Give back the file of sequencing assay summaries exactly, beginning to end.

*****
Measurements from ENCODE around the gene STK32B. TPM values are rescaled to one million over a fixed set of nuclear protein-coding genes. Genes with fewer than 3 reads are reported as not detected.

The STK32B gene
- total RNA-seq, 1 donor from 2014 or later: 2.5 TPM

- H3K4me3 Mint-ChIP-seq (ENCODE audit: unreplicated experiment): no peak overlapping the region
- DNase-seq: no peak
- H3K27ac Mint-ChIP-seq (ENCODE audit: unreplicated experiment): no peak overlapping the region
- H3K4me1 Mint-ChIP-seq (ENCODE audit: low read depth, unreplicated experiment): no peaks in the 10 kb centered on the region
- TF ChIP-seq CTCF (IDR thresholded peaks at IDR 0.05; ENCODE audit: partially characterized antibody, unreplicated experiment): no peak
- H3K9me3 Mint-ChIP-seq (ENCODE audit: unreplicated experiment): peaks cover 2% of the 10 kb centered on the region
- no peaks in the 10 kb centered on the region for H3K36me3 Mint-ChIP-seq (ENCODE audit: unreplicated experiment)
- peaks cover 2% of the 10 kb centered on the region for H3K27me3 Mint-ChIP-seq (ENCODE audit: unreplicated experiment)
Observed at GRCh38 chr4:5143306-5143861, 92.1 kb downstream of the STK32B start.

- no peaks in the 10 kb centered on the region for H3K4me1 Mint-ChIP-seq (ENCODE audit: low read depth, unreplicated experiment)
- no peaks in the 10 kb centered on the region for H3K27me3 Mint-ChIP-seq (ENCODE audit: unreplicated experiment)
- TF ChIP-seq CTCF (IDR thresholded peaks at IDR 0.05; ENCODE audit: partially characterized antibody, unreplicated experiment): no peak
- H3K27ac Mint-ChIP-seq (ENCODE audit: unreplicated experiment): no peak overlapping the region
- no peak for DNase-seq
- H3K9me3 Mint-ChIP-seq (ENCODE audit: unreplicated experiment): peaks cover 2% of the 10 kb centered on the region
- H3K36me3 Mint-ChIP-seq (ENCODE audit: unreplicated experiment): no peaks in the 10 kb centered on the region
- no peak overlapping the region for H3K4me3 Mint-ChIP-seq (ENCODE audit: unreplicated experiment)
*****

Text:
Measurements from ENCODE around the gene STK32B. TPM values are rescaled to one million over a fixed set of nuclear protein-coding genes. Genes with fewer than 3 reads are reported as not detected.

The STK32B gene
- total RNA-seq, 1 donor from 2014 or later: 2.5 TPM

- H3K4me3 Mint-ChIP-seq (ENCODE audit: unreplicated experiment): no peak overlapping the region
- DNase-seq: no peak
- H3K27ac Mint-ChIP-seq (ENCODE audit: unreplicated experiment): no peak overlapping the region
- H3K4me1 Mint-ChIP-seq (ENCODE audit: low read depth, unreplicated experiment): no peaks in the 10 kb centered on the region
- TF ChIP-seq CTCF (IDR thresholded peaks at IDR 0.05; ENCODE audit: partially characterized antibody, unreplicated experiment): no peak
- H3K9me3 Mint-ChIP-seq (ENCODE audit: unreplicated experiment): peaks cover 2% of the 10 kb centered on the region
- no peaks in the 10 kb centered on the region for H3K36me3 Mint-ChIP-seq (ENCODE audit: unreplicated experiment)
- peaks cover 2% of the 10 kb centered on the region for H3K27me3 Mint-ChIP-seq (ENCODE audit: unreplicated experiment)
Observed at GRCh38 chr4:5143306-5143861, 92.1 kb downstream of the STK32B start.

- no peaks in the 10 kb centered on the region for H3K4me1 Mint-ChIP-seq (ENCODE audit: low read depth, unreplicated experiment)
- no peaks in the 10 kb centered on the region for H3K27me3 Mint-ChIP-seq (ENCODE audit: unreplicated experiment)
- TF ChIP-seq CTCF (IDR thresholded peaks at IDR 0.05; ENCODE audit: partially characterized antibody, unreplicated experiment): no peak
- H3K27ac Mint-ChIP-seq (ENCODE audit: unreplicated experiment): no peak overlapping the region
- no peak for DNase-seq
- H3K9me3 Mint-ChIP-seq (ENCODE audit: unreplicated experiment): peaks cover 2% of the 10 kb centered on the region
- H3K36me3 Mint-ChIP-seq (ENCODE audit: unreplicated experiment): no peaks in the 10 kb centered on the region
- no peak overlapping the region for H3K4me3 Mint-ChIP-seq (ENCODE audit: unreplicated experiment)